Most materials of industrial significance consist of more than one atomic or molecular species, that is, they are not single component systems. For example, the basic components of steel are iron and carbon, although there are other components (elements) present. The components may be distributed throughout the material in a variety of ways and, even under equilibrium conditions, a material may be single- or multi-phase depending on the temperature and composition. In practice, the situation is further complicated by the fact that materials may exist in metastable conditions for long periods of time without changing to the equilibrium condition. A knowledge of the microstructure of a material, which is the number of phases present, their distribution, volume fraction, shape, and size, is essential since many properties are structure-sensitive, e.g., plastic and magnetic properties. This chapter is concerned with the understanding of the formation of phases, how the stability of phases may be represented in diagrams called equilibrium phase diagrams, and how we can use these diagrams to interpret microstructures. Finally, at the end of the chapter we will look at the structure and properties of some commercial materials. We begin by considering what happens when two components are mixed together.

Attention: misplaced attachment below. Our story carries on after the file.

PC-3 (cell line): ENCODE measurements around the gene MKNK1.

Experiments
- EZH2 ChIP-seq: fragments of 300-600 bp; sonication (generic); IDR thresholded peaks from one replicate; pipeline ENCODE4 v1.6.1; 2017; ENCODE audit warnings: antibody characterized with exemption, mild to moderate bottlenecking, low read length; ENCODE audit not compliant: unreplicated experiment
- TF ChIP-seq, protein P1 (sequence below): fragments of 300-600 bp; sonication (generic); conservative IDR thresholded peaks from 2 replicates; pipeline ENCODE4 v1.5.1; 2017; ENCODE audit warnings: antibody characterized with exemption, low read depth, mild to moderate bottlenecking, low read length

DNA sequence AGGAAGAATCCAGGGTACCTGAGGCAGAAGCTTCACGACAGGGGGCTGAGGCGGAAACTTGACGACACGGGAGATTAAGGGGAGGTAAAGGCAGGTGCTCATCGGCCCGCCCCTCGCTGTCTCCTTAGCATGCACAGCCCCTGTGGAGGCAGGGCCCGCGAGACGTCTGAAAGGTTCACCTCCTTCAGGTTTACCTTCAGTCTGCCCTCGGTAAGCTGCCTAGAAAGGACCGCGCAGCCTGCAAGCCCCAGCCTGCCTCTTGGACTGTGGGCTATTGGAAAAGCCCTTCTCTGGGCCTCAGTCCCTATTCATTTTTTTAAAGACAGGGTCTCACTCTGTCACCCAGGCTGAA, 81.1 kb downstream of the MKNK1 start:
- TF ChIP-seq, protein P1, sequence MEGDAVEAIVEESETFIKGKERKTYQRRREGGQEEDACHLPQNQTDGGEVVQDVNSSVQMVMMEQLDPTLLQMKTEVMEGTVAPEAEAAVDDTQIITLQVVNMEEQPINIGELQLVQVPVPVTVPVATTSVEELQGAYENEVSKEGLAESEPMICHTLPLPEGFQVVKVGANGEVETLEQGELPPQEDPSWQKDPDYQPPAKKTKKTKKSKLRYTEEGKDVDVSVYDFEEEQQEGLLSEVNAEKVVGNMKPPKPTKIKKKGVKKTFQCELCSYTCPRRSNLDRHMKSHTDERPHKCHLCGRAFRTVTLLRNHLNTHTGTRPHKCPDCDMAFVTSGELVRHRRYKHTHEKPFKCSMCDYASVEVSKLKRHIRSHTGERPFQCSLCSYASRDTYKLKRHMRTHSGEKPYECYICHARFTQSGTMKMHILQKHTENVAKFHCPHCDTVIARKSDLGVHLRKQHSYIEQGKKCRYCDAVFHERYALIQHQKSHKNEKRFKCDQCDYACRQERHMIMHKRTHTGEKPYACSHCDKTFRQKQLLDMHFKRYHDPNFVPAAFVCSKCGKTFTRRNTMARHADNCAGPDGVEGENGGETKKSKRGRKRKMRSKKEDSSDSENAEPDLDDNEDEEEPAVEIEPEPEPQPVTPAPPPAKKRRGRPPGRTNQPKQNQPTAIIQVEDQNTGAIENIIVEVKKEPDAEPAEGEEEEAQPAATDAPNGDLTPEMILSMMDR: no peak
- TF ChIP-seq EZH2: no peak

KeywordsCast Iron Martensitic Transformation Equilibrium Phase Diagram Bainitic Transformation Plain Carbon Steel
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